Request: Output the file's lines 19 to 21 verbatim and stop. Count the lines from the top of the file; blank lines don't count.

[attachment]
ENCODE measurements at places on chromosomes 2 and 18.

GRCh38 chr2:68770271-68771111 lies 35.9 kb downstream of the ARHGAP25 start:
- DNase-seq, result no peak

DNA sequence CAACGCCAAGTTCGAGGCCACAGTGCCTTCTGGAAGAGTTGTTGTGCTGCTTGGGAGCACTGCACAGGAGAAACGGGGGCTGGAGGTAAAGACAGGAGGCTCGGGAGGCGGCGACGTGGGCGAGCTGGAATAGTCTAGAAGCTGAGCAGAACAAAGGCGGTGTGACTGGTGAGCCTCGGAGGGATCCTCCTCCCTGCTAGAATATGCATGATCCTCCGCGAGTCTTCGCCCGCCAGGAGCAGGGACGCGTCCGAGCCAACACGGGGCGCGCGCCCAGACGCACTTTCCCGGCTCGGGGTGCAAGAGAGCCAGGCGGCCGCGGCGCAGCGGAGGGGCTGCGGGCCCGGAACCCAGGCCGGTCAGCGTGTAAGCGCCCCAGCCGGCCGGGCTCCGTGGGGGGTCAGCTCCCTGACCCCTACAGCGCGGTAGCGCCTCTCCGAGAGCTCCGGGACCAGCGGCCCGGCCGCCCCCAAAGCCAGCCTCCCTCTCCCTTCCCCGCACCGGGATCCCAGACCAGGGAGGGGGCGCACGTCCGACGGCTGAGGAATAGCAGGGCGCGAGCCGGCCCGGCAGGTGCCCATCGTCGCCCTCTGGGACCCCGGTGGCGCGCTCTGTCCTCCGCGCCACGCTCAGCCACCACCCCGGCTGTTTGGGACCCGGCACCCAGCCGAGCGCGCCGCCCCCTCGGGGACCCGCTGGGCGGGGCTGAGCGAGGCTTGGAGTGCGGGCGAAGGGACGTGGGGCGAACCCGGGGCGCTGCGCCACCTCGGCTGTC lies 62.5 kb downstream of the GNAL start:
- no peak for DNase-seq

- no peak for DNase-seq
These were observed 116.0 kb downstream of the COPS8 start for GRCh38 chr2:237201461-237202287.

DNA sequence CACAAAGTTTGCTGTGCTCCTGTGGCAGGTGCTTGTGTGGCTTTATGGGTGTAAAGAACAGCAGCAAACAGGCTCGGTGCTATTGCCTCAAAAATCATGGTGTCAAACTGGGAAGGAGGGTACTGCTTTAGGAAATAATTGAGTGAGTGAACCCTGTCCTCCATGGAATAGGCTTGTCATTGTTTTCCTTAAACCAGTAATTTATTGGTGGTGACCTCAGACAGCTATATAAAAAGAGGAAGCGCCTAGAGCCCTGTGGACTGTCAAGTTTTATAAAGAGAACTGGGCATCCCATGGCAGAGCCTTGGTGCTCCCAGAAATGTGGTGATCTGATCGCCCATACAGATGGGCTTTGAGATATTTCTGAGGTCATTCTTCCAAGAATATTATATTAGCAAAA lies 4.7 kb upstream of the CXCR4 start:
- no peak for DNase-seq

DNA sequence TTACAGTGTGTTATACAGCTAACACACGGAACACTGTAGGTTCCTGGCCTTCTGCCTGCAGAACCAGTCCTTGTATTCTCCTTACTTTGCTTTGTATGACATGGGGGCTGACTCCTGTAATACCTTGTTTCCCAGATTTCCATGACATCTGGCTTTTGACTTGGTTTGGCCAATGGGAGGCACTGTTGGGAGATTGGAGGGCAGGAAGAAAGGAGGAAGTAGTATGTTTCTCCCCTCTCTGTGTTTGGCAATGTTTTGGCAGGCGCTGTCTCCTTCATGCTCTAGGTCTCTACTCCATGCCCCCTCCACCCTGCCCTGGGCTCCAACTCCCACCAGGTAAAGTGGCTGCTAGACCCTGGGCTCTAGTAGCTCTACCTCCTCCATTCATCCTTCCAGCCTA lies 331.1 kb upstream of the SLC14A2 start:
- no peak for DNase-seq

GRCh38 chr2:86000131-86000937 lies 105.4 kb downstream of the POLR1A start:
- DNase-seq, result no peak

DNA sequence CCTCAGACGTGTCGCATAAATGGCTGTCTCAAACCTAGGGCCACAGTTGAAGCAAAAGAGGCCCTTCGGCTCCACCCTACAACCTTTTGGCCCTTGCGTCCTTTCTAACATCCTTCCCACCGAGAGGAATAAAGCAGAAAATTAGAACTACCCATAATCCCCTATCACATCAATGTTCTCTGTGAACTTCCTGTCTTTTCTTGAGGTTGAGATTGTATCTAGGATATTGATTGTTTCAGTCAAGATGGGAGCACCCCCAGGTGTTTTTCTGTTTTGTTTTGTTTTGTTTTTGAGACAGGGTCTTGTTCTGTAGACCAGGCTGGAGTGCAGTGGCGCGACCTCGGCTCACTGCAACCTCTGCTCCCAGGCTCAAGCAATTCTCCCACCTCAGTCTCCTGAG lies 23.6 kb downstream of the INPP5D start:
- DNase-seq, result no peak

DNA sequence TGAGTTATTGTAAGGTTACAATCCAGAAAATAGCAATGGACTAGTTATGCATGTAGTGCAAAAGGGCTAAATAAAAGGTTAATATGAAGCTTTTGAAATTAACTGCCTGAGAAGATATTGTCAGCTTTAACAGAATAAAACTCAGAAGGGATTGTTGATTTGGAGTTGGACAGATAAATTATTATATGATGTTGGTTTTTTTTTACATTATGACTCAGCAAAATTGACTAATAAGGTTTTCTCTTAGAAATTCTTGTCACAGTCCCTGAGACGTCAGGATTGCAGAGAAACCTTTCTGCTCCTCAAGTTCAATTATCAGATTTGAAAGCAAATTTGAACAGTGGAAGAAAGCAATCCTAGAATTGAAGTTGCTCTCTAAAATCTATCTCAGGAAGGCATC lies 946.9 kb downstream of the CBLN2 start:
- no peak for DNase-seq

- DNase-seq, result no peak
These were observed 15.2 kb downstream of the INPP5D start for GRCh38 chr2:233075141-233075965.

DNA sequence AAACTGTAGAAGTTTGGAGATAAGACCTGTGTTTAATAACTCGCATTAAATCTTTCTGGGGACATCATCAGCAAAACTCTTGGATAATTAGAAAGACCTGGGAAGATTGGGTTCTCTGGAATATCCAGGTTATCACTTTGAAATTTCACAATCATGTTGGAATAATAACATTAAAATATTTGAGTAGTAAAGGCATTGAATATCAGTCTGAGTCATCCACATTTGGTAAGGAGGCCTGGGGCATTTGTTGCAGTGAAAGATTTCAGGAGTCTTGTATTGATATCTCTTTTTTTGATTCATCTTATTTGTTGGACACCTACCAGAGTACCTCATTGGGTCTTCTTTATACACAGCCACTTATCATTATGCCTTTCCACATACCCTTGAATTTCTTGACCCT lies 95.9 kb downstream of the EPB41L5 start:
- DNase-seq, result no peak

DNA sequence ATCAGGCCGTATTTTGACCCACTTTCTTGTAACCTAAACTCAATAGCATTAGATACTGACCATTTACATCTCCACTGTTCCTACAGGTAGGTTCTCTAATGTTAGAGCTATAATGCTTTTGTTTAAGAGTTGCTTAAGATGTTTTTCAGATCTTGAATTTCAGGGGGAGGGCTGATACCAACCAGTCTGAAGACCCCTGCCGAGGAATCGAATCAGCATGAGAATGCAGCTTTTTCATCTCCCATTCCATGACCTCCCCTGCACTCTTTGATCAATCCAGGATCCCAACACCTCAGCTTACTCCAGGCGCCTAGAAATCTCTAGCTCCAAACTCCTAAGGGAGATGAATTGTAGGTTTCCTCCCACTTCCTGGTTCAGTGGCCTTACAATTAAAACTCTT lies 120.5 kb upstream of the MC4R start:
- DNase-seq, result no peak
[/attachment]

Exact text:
These were observed 15.2 kb downstream of the INPP5D start for GRCh38 chr2:233075141-233075965.

DNA sequence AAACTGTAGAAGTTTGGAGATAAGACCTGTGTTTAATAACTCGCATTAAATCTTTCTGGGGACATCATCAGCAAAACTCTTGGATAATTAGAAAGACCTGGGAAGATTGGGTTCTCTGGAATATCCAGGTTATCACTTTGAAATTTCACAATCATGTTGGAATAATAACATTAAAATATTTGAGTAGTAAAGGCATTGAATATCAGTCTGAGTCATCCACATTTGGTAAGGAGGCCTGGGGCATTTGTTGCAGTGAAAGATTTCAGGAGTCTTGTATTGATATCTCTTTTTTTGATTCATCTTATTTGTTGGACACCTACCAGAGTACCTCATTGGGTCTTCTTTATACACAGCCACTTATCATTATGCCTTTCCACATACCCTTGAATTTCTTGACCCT lies 95.9 kb downstream of the EPB41L5 start:
- DNase-seq, result no peak